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New legal powers to tackle tax evaders and the promoters and users of avoidance schemes
Alongside the Budget 2013, on 20 March 2013 the Government published a progress report on tackling avoidance and evasion. The report states that almost £1 billion is being invested in HM Revenue and Customs (HMRC) in an unprecedented clampdown on avoidance and evasion. HMRC will also have new legal powers to tackle tax evaders and the promoters and users of avoidance schemes.
Tackling tax evasion and avoidance: 2013 Budget
Key targets include tax avoidance schemes, offshore tax evasion and avoidance of employment taxes.
Tax avoidance schemes
The Government announced measures to close loopholes, enhance disclosure obligations and focus on high-risk promoters of tax avoidance schemes.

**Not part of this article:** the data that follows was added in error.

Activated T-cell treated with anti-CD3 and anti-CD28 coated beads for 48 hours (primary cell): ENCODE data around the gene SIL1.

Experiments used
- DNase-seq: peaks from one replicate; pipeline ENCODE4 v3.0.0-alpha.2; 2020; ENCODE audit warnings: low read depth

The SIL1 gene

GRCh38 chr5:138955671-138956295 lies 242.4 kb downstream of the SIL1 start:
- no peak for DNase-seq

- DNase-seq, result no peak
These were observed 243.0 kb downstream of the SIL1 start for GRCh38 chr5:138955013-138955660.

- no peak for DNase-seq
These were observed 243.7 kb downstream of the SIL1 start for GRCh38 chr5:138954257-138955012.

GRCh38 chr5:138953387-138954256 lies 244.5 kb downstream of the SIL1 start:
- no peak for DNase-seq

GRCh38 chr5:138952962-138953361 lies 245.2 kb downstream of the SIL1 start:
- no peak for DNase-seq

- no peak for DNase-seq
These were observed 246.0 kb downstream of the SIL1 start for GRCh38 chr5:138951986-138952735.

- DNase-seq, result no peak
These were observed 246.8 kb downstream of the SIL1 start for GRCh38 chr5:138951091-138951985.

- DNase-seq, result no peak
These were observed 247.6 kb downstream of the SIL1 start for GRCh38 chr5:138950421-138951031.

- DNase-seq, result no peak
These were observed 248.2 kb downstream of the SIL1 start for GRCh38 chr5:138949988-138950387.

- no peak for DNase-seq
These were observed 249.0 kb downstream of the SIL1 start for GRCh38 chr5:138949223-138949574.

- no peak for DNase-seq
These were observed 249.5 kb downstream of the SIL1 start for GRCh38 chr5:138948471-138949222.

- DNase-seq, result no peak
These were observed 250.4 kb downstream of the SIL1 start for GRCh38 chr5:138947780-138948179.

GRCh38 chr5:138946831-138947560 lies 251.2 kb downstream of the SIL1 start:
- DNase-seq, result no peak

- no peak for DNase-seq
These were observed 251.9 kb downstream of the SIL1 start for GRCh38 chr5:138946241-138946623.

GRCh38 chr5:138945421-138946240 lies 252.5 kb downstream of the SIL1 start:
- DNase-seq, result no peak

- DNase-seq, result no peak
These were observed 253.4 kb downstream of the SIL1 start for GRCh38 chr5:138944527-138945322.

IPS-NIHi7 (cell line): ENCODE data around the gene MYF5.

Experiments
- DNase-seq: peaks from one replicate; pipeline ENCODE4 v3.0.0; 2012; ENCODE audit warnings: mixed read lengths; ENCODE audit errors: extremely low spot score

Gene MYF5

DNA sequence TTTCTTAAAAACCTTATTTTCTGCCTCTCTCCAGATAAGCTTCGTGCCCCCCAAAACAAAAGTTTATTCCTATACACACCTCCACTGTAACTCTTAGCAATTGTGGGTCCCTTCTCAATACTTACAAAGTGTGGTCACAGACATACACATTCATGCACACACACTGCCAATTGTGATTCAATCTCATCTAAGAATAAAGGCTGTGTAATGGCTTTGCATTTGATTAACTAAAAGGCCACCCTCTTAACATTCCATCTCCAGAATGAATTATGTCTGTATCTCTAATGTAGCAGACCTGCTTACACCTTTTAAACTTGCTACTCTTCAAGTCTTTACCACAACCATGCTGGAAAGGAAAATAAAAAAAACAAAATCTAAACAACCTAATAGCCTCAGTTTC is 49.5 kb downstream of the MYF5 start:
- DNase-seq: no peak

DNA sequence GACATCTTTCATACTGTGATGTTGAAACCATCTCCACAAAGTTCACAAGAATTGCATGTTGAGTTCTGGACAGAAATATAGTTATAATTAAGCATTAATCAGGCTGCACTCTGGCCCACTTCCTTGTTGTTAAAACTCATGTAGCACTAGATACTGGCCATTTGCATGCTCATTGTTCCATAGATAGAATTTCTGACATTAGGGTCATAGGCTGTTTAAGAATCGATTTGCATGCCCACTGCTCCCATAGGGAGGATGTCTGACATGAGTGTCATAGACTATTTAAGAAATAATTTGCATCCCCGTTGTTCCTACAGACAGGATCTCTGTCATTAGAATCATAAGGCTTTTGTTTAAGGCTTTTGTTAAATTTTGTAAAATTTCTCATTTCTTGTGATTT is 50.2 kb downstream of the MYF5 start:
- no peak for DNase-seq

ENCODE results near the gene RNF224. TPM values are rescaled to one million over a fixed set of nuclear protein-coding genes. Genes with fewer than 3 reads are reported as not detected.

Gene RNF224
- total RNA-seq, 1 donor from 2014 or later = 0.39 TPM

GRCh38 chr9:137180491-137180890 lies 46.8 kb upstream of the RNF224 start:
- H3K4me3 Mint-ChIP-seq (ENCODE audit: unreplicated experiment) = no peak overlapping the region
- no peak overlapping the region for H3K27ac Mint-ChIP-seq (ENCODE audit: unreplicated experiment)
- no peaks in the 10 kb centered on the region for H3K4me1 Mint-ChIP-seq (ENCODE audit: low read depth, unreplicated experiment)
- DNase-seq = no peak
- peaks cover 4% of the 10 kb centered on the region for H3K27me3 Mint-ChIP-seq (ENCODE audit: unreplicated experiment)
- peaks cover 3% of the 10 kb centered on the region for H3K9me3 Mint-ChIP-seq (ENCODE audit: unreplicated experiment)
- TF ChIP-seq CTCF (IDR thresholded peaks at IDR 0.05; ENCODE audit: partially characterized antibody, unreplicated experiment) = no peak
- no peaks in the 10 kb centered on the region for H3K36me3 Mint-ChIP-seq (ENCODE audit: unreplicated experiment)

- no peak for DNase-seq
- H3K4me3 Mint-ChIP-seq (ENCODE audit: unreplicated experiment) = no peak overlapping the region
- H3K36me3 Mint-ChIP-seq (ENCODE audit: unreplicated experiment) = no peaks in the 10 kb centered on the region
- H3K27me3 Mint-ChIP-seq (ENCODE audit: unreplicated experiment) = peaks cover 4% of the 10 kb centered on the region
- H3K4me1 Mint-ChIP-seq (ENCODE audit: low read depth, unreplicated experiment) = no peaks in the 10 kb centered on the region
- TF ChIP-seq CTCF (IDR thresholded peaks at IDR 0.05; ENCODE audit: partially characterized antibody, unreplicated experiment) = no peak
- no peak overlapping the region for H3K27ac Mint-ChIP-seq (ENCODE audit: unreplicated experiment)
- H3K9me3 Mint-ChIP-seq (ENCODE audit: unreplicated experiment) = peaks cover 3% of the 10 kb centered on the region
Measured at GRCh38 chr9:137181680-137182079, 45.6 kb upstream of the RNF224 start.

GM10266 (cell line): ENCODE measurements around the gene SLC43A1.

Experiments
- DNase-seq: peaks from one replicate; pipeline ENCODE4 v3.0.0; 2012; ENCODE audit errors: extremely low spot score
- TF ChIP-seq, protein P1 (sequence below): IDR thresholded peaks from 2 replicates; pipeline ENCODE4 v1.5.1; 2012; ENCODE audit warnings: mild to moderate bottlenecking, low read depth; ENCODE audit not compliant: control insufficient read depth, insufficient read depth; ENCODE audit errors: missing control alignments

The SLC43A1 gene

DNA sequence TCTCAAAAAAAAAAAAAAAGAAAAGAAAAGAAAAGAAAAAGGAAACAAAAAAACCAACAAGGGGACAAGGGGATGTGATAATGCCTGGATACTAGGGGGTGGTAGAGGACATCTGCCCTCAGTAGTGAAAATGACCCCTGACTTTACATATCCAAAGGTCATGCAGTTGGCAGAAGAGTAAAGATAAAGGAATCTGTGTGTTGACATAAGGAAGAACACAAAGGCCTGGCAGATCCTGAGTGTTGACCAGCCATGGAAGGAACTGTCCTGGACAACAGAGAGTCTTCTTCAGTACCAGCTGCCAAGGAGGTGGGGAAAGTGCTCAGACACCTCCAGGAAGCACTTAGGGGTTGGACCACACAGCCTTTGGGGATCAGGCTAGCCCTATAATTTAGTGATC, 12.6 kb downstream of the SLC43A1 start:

Offshore tax evasion
Agreements with the Isle of Man, Guernsey and Jersey aim to increase the amount of information automatically exchanged on potentially taxable income, in order to identify and tackle evasion. This is building on greater sharing of information between governments including the enhanced automatic exchange agreement signed with the USA last year.
Avoidance of employment taxes
The Government plans to strengthen obligations to ensure the correct income tax and NICs are paid by offshore employment intermediaries, with consultation on the details.
In January it was announced that the Crown Prosecution Service (CPS) intends to substantially increase the number of tax cases it takes on with a view to criminal prosecution. HMRC investigates tax avoidance and evasion in the UK and then passes the files to the CPS to make a decision on charge and criminal prosecution.
Tax payers with undeclared income or who been involved in tax mitigation arrangements that are not to HMRC’s liking are increasingly at risk of being subject to criminal investigation and prosecution. Primary targets are not only the architects of dishonest schemes, or the tax consultants who promote them but also those who have invested in them.
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